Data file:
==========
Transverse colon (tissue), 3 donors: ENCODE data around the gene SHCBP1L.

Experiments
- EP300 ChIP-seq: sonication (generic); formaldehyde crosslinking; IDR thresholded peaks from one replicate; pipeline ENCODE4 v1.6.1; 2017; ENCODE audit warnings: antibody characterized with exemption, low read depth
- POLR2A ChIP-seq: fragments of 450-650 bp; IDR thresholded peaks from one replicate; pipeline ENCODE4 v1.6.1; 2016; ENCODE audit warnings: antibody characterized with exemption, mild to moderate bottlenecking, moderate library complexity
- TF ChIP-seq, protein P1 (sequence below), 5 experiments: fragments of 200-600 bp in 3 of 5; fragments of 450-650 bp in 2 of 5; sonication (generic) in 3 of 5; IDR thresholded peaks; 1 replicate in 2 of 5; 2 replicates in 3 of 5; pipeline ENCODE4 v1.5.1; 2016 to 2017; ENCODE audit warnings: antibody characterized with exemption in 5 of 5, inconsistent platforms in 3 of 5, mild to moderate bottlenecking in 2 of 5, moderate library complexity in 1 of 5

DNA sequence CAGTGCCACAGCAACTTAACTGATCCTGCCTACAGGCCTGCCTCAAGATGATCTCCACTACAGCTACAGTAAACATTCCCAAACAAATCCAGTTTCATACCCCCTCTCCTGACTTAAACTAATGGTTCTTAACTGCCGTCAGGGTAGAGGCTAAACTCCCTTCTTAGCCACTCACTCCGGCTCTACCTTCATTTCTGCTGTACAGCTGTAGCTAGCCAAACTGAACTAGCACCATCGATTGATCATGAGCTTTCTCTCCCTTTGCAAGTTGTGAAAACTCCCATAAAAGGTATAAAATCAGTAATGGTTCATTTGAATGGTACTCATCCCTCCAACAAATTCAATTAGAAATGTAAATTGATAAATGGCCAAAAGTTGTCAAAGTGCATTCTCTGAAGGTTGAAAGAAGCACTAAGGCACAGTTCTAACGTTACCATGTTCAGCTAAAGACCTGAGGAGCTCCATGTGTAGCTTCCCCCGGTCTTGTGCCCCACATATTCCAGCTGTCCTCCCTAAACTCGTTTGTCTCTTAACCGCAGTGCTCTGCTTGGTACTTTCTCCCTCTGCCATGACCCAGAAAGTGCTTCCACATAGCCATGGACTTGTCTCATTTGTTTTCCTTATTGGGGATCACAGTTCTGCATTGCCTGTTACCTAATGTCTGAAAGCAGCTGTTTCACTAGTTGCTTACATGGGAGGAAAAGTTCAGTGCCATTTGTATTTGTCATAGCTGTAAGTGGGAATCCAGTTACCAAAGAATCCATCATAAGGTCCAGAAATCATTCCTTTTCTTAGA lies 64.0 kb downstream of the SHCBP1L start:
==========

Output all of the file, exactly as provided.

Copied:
Transverse colon (tissue), 3 donors: ENCODE data around the gene SHCBP1L.

Experiments
- EP300 ChIP-seq: sonication (generic); formaldehyde crosslinking; IDR thresholded peaks from one replicate; pipeline ENCODE4 v1.6.1; 2017; ENCODE audit warnings: antibody characterized with exemption, low read depth
- POLR2A ChIP-seq: fragments of 450-650 bp; IDR thresholded peaks from one replicate; pipeline ENCODE4 v1.6.1; 2016; ENCODE audit warnings: antibody characterized with exemption, mild to moderate bottlenecking, moderate library complexity
- TF ChIP-seq, protein P1 (sequence below), 5 experiments: fragments of 200-600 bp in 3 of 5; fragments of 450-650 bp in 2 of 5; sonication (generic) in 3 of 5; IDR thresholded peaks; 1 replicate in 2 of 5; 2 replicates in 3 of 5; pipeline ENCODE4 v1.5.1; 2016 to 2017; ENCODE audit warnings: antibody characterized with exemption in 5 of 5, inconsistent platforms in 3 of 5, mild to moderate bottlenecking in 2 of 5, moderate library complexity in 1 of 5

DNA sequence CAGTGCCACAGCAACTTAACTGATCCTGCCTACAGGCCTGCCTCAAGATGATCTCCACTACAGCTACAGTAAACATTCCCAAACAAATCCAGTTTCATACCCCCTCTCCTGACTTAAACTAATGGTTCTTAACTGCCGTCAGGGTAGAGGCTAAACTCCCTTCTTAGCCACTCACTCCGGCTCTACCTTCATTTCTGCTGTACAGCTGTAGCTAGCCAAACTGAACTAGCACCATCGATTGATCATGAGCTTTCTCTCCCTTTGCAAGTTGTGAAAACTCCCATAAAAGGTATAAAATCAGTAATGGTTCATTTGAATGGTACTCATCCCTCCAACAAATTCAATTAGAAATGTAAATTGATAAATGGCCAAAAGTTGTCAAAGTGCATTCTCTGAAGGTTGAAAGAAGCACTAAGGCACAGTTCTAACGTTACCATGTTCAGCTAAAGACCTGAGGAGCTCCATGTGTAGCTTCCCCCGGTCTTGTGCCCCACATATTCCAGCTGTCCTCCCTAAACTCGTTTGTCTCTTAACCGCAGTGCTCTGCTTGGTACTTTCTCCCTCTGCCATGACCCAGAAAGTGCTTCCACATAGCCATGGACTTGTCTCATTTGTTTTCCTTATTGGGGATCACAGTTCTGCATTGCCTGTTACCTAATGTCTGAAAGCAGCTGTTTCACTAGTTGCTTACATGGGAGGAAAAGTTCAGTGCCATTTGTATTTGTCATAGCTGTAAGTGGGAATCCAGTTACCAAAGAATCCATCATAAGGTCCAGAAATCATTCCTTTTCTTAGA lies 64.0 kb downstream of the SHCBP1L start: